Procter & Gamble is testing the waters for “augmented reality,” a form of digital technology that's driving a new campaign for Always Infinity. The packaged goods giant hopes to give consumers ways to interact with its ads like never before.
The fem care brand is among the first P&G brands to use AR, which combines real-time and digital footage to create an on-screen image via a Web cam. Advanced cell phone technology has also allowed iPhone users to download an image and hold it up to their screen, producing the same results. P&G's campaign includes both paper-to-screen and a mobile component.
The packaged goods giant is running print ads in September issues of teen magazines, including Seventeen, Star and Teen Vogue. The ad, available for download via Always.com/3D, asks consumers to print it out, hold it up to their Web cams and watch a “magic trick” come to life. The result is a white rabbit that pops out of a magician’s hat (the image on the page), along with the words, “irresistibly soft.”
Like P&G's current campaign, “Works like magic,” the new effort, via ad agencies Digitas in Boston and Chicago’s Leo Burnett, is meant to build awareness for its Always Infinity brand, which boasts super absorption powers. (Always Infinity launched last October.)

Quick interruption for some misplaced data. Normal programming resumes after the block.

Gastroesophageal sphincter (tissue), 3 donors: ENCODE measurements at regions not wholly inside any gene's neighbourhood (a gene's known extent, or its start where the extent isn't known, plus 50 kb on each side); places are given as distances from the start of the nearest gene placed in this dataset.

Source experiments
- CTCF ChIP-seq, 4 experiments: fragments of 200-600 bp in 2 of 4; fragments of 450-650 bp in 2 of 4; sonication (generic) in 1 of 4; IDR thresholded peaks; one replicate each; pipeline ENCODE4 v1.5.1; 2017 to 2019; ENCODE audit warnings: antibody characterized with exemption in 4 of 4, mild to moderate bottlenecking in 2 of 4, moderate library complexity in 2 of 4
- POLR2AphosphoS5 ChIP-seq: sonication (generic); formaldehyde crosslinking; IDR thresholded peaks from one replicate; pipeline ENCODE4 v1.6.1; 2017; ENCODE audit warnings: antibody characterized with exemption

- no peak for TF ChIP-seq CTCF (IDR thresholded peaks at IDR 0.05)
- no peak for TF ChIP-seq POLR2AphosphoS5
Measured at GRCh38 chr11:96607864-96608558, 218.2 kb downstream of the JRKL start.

Lela Coffey, North American associate marketing director for Always, said the campaign’s premise is centered on the reaction the brand often gets from consumers. Teenage girls often exclaim, “How could a pad do what it just did for me?” after experiencing Always’ absorption and leakage protection powers for themselves, she said.
Though P&G is usually considered as one of the most cutting-edge consumer packaged goods companies, Coffey said the brand had never heard of AR until its agency partner brought it up. Other companies like General Electric, Topps and, most recently, Zugara, have experimented with the technology.
“What we find with fem care consumers is, while she likes to see TV and print . . . she does prefer some modicum of privacy as she seeks more information on this product.” Augmented reality, with its ability to merge the physical and the digital worlds, was the perfect solution, Coffey said.
When asked where the brand is taking this next, Coffey said Always will continue to look for “innovative [ways of] marketing” in the digital space. Sibling fem care brand Tampax recently launched a series of webisodes that chronicles a teenage boy’s dilemma over losing his “guy parts.”
Always’s 2008 media expenditure totaled $61 million across all outlets, per TNS Media Intelligence. Of that amount, $2 million was spent on Internet advertising only.